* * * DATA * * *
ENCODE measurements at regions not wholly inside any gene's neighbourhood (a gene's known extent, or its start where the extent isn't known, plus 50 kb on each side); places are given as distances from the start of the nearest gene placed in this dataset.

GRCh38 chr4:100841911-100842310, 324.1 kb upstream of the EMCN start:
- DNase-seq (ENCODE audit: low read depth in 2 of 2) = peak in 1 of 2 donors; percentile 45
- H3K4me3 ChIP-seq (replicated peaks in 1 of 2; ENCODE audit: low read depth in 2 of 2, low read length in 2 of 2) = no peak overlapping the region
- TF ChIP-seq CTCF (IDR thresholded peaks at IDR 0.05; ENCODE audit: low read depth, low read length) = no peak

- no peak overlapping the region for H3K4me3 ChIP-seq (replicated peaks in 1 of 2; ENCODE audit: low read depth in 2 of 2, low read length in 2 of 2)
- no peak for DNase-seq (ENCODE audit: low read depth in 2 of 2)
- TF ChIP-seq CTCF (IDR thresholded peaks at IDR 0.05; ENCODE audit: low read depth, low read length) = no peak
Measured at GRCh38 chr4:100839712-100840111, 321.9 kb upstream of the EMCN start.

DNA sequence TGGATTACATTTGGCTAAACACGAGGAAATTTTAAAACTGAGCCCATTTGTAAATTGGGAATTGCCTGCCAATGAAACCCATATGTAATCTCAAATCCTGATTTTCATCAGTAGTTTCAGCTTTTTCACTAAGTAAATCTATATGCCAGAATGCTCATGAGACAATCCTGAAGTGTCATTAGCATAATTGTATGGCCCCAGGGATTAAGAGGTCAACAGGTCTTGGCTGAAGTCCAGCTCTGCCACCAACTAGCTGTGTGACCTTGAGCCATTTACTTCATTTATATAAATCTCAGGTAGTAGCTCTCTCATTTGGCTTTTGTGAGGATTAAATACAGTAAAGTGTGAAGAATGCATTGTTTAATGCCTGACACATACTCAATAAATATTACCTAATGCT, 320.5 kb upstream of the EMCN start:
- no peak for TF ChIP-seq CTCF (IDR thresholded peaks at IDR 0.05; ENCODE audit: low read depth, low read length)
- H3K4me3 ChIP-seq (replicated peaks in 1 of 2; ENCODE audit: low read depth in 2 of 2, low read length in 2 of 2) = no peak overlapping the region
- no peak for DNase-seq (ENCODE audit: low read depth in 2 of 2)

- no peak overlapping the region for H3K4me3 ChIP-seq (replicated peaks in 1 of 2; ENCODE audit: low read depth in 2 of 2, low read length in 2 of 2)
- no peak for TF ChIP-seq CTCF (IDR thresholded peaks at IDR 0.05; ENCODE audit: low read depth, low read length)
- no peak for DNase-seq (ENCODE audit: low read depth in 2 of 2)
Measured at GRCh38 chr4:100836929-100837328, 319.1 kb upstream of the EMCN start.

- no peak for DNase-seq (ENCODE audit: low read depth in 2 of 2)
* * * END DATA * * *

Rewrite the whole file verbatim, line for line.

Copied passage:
ENCODE measurements at regions not wholly inside any gene's neighbourhood (a gene's known extent, or its start where the extent isn't known, plus 50 kb on each side); places are given as distances from the start of the nearest gene placed in this dataset.

GRCh38 chr4:100841911-100842310, 324.1 kb upstream of the EMCN start:
- DNase-seq (ENCODE audit: low read depth in 2 of 2) = peak in 1 of 2 donors; percentile 45
- H3K4me3 ChIP-seq (replicated peaks in 1 of 2; ENCODE audit: low read depth in 2 of 2, low read length in 2 of 2) = no peak overlapping the region
- TF ChIP-seq CTCF (IDR thresholded peaks at IDR 0.05; ENCODE audit: low read depth, low read length) = no peak

- no peak overlapping the region for H3K4me3 ChIP-seq (replicated peaks in 1 of 2; ENCODE audit: low read depth in 2 of 2, low read length in 2 of 2)
- no peak for DNase-seq (ENCODE audit: low read depth in 2 of 2)
- TF ChIP-seq CTCF (IDR thresholded peaks at IDR 0.05; ENCODE audit: low read depth, low read length) = no peak
Measured at GRCh38 chr4:100839712-100840111, 321.9 kb upstream of the EMCN start.

DNA sequence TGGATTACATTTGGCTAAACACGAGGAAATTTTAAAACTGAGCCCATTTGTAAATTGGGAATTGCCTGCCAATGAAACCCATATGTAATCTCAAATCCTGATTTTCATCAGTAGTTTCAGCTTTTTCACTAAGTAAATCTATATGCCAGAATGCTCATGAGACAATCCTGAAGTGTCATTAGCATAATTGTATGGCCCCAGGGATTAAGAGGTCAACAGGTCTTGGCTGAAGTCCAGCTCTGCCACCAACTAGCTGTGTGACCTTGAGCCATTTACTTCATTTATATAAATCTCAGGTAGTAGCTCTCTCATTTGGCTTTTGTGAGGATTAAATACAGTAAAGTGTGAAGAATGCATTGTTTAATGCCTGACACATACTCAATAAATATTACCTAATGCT, 320.5 kb upstream of the EMCN start:
- no peak for TF ChIP-seq CTCF (IDR thresholded peaks at IDR 0.05; ENCODE audit: low read depth, low read length)
- H3K4me3 ChIP-seq (replicated peaks in 1 of 2; ENCODE audit: low read depth in 2 of 2, low read length in 2 of 2) = no peak overlapping the region
- no peak for DNase-seq (ENCODE audit: low read depth in 2 of 2)

- no peak overlapping the region for H3K4me3 ChIP-seq (replicated peaks in 1 of 2; ENCODE audit: low read depth in 2 of 2, low read length in 2 of 2)
- no peak for TF ChIP-seq CTCF (IDR thresholded peaks at IDR 0.05; ENCODE audit: low read depth, low read length)
- no peak for DNase-seq (ENCODE audit: low read depth in 2 of 2)
Measured at GRCh38 chr4:100836929-100837328, 319.1 kb upstream of the EMCN start.

- no peak for DNase-seq (ENCODE audit: low read depth in 2 of 2)